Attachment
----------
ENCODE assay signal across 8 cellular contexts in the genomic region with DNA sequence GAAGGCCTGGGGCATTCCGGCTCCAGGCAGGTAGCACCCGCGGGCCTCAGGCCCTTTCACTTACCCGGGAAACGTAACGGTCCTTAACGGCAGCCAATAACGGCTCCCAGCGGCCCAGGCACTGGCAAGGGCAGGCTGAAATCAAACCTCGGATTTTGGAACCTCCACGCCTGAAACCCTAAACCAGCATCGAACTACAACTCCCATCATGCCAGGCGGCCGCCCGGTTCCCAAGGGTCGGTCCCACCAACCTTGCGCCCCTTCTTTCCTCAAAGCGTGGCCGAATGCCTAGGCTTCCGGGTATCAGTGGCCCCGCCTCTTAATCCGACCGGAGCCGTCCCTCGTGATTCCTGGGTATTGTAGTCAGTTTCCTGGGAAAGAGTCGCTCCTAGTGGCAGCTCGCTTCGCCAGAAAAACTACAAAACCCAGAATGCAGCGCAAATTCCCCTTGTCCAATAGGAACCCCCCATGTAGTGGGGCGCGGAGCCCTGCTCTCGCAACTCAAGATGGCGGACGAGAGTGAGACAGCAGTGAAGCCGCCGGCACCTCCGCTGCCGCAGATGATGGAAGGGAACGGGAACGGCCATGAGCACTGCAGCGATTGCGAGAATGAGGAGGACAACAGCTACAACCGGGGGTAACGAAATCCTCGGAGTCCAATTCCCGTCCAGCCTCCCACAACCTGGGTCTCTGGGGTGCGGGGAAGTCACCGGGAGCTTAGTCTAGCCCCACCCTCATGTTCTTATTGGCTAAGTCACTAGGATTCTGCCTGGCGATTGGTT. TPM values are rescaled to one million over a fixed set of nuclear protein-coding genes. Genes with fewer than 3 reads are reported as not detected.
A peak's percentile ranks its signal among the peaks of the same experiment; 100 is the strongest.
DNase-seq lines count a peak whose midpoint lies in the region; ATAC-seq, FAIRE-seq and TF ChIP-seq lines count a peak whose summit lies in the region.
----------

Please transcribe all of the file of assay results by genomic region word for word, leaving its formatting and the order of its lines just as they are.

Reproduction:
ENCODE assay signal across 8 cellular contexts in the genomic region with DNA sequence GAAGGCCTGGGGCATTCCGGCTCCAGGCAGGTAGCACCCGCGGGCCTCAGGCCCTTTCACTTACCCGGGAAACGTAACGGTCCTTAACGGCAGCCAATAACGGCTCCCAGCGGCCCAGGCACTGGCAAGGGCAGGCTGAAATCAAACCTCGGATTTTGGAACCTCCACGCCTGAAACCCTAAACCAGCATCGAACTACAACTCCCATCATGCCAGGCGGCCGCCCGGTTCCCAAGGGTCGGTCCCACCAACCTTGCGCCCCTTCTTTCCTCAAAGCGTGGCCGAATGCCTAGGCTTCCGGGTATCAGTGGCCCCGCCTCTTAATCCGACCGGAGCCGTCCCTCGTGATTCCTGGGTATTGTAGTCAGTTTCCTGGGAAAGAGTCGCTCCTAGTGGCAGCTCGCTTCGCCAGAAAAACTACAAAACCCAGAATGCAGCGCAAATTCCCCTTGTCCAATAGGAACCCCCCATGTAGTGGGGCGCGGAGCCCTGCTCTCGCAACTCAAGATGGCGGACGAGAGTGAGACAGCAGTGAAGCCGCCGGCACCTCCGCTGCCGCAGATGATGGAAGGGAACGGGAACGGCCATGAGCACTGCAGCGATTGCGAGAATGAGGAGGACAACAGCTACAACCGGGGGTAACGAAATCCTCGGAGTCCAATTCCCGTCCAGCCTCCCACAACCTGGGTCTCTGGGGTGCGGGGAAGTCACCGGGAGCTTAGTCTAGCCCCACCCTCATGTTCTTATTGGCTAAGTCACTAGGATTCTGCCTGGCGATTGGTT. TPM values are rescaled to one million over a fixed set of nuclear protein-coding genes. Genes with fewer than 3 reads are reported as not detected.
A peak's percentile ranks its signal among the peaks of the same experiment; 100 is the strongest.
DNase-seq lines count a peak whose midpoint lies in the region; ATAC-seq, FAIRE-seq and TF ChIP-seq lines count a peak whose summit lies in the region.